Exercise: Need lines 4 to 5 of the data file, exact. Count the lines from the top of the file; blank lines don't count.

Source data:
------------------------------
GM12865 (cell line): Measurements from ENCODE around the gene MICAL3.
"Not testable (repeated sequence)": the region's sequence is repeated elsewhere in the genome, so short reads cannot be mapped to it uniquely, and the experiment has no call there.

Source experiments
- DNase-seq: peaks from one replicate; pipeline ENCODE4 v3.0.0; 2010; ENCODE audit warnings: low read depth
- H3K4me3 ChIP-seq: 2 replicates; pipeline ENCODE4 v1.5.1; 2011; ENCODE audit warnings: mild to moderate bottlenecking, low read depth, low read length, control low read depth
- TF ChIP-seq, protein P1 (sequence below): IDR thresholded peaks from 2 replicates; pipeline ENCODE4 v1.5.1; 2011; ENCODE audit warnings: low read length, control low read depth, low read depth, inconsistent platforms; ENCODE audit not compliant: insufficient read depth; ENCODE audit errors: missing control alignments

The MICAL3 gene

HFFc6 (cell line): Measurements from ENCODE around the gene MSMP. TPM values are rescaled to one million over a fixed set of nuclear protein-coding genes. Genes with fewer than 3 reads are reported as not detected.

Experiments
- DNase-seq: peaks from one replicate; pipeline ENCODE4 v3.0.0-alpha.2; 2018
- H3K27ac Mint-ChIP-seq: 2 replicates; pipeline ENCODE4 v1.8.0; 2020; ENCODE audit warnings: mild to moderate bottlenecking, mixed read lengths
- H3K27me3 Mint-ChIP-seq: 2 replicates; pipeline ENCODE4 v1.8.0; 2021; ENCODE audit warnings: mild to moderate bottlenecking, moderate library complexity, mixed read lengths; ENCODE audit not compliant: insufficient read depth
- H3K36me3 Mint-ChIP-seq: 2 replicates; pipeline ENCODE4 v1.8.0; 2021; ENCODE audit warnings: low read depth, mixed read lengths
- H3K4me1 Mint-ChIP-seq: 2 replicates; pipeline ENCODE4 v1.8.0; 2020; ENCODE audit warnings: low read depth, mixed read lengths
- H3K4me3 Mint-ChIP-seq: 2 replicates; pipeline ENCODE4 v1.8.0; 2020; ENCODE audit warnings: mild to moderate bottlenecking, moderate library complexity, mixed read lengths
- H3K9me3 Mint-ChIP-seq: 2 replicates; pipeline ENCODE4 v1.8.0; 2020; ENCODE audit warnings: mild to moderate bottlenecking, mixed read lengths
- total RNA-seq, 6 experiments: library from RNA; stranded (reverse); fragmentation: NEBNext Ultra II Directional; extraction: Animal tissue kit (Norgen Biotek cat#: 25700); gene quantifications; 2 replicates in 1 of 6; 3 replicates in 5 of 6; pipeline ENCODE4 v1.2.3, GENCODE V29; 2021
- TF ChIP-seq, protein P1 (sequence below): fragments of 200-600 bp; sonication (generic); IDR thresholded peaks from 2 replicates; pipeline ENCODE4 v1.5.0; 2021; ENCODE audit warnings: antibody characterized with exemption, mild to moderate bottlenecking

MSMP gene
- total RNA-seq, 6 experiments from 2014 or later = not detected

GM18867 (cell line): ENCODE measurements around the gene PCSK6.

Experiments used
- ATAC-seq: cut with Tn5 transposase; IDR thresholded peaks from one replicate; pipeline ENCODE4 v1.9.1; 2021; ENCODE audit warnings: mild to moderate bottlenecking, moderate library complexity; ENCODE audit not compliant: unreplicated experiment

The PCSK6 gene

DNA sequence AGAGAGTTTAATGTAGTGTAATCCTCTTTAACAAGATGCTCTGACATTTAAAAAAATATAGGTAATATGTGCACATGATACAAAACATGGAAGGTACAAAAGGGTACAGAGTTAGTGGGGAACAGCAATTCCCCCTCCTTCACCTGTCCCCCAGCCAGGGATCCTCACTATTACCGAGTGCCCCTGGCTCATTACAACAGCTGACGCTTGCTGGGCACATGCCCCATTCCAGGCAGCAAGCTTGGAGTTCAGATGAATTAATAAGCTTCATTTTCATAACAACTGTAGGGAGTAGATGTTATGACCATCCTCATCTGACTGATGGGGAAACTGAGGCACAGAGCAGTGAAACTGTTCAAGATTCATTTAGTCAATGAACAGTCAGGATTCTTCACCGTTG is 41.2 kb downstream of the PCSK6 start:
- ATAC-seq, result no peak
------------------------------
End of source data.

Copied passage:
- DNase-seq: peaks from one replicate; pipeline ENCODE4 v3.0.0; 2010; ENCODE audit warnings: low read depth
- H3K4me3 ChIP-seq: 2 replicates; pipeline ENCODE4 v1.5.1; 2011; ENCODE audit warnings: mild to moderate bottlenecking, low read depth, low read length, control low read depth